Then, within each subject section, I provide a typed list of the resources we use.  That is just titles and authors of the textbooks, workbooks, library books, etc.  It is NOT a complete official APA bibliography citation.  That is followed by work samples in each of the four academic subject (math, English, science, and social studies) plus health.  For the elective subjects (P.E, art, and music), I provide logs of date, time spent, and a couple of words describing the activity.  I used to print out photos of the actual art work, but I did not bother with that this fall. The amount of samples I provide has varied.  The first time, I brought one sample for each week and one complete week’s worth of work (my interpretation of showing that I am providing “regular” and “thorough” instruction).  The second time, I gave about one piece of work per two weeks because it has been over 20 weeks since the last review.  This last time, I showed one piece of work per week.  The planner I had used for these reviews is a teacher planner with one week across each two-page spread.  There are blocks for each subject and space for field trips and activities.

Sure, it is a constant effort to maintain these records.  My son and I spend about 15 minutes each Friday night going through the week’s work and sorting it into subject binders.  He makes sure everything has a date on it.  I fill in the activity logs for the non-academic subjects.  Then, when it is time for the review, I go through each subject binder and pull out samples for the portfolio binder.  About once a month, I would add to the lists of resources, mostly for history and science books we got from the library.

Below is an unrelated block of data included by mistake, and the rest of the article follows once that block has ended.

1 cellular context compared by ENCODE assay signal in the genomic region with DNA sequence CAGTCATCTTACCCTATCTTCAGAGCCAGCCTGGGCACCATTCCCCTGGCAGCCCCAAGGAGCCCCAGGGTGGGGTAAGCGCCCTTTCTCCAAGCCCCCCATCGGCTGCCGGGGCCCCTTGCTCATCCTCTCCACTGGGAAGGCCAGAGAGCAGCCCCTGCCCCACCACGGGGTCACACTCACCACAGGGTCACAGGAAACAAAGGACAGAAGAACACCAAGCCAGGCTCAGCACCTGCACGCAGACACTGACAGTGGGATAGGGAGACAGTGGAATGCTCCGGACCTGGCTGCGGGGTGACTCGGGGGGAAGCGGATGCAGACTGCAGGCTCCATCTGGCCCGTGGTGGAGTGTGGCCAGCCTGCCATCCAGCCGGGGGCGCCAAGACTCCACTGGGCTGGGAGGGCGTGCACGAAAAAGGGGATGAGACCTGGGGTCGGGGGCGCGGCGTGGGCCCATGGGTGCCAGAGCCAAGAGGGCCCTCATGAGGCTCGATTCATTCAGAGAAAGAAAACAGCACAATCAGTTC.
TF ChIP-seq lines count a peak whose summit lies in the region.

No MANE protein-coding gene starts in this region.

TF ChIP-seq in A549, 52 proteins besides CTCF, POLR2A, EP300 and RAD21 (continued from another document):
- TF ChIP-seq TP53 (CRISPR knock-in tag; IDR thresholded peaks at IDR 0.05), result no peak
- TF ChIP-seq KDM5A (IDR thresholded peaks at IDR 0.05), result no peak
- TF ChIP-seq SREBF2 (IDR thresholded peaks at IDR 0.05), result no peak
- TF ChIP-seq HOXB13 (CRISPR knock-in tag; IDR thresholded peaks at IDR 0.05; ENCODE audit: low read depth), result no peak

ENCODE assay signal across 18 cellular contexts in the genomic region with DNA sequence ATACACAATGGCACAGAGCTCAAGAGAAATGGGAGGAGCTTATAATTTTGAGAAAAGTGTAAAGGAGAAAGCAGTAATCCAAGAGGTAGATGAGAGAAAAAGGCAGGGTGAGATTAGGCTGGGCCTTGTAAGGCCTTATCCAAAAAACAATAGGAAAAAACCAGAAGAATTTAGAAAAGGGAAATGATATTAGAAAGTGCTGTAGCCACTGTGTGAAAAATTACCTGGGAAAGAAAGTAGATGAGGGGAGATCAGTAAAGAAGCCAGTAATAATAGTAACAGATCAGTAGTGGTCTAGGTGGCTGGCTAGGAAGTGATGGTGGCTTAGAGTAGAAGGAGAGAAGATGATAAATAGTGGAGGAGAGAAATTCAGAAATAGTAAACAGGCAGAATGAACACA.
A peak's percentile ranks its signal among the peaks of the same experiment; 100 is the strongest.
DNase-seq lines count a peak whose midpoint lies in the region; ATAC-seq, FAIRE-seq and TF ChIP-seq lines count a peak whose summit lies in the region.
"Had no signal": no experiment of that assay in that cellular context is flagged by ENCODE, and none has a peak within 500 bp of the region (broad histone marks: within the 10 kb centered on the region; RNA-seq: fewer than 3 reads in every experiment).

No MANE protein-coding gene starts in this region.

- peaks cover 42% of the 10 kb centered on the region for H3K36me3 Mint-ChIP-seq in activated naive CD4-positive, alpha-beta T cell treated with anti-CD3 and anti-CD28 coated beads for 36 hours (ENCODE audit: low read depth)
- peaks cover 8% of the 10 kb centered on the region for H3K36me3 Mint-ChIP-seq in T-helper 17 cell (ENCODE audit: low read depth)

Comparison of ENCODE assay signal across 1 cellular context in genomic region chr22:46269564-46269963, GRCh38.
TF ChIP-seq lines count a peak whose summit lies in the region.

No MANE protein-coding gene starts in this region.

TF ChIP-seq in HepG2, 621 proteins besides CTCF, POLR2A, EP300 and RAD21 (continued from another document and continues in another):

My strategy might not work for homeschooling parents who are less schoolish than I am or for very young children.  We create a lot of paperwork (worksheets, essays, etc.) that is easy to file.  If you are doing more cross-curricular projects, it might not be easy to designate a subject for each item.  However, the reviewer is not going to know (or care) that a certain activity covered music, math, and history. If you file it under history for that week, that’s where it will be checked off.  For a young child, who can’t write much, I may relay more heavily on my planner and photographs than on papers.  I’ll have to put that to the test in a few years when I have a new kindergartener.

Do I fit into the homeschooling community (instructionally)?

I began my homeschooling research with what I am used to from being a teacher.  I tried to figure out what my school district teaches in the 5th grade.  For some subjects, a simple list of 5-7 subjects was given.  For others, it was dozens of pages of standards with nothing specific.  I had to wrap my head around the fact that, unlike in school teaching, there is no checklist of topics to complete in homeschooling.  So, I looked for sources of materials, free if possible.  I didn’t want to have to buy textbooks for every subject.  I discovered that homeschooling falls into 4 categories of instructional approaches.